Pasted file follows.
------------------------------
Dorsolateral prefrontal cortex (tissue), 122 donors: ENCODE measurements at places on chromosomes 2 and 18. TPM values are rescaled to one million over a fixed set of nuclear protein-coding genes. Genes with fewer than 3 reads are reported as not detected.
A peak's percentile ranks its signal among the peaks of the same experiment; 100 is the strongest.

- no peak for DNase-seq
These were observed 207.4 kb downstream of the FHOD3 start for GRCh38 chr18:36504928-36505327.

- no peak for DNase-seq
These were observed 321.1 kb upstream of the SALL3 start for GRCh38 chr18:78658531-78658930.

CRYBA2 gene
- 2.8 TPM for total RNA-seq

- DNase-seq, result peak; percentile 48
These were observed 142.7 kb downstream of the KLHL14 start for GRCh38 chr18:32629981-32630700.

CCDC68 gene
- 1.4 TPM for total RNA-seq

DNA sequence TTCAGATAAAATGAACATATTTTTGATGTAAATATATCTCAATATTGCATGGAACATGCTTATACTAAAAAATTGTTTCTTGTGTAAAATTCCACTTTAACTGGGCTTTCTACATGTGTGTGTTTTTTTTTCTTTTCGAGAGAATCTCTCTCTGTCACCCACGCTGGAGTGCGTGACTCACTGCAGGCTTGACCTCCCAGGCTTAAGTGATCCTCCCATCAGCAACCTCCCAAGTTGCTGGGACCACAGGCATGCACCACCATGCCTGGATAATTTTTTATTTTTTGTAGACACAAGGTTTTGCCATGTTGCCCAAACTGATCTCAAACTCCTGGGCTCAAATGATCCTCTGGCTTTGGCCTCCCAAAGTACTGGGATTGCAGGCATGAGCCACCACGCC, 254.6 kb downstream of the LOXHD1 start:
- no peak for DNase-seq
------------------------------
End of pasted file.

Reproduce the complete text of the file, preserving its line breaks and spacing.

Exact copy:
Dorsolateral prefrontal cortex (tissue), 122 donors: ENCODE measurements at places on chromosomes 2 and 18. TPM values are rescaled to one million over a fixed set of nuclear protein-coding genes. Genes with fewer than 3 reads are reported as not detected.
A peak's percentile ranks its signal among the peaks of the same experiment; 100 is the strongest.

- no peak for DNase-seq
These were observed 207.4 kb downstream of the FHOD3 start for GRCh38 chr18:36504928-36505327.

- no peak for DNase-seq
These were observed 321.1 kb upstream of the SALL3 start for GRCh38 chr18:78658531-78658930.

CRYBA2 gene
- 2.8 TPM for total RNA-seq

- DNase-seq, result peak; percentile 48
These were observed 142.7 kb downstream of the KLHL14 start for GRCh38 chr18:32629981-32630700.

CCDC68 gene
- 1.4 TPM for total RNA-seq

DNA sequence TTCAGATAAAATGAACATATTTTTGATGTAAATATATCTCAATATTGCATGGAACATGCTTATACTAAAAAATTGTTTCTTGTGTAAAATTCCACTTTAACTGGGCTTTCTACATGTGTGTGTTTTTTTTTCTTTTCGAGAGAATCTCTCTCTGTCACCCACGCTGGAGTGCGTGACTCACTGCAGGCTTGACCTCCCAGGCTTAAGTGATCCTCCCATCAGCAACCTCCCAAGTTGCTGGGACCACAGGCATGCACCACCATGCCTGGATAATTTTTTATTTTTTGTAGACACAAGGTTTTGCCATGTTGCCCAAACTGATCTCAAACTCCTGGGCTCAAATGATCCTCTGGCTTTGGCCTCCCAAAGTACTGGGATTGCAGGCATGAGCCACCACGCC, 254.6 kb downstream of the LOXHD1 start:
- no peak for DNase-seq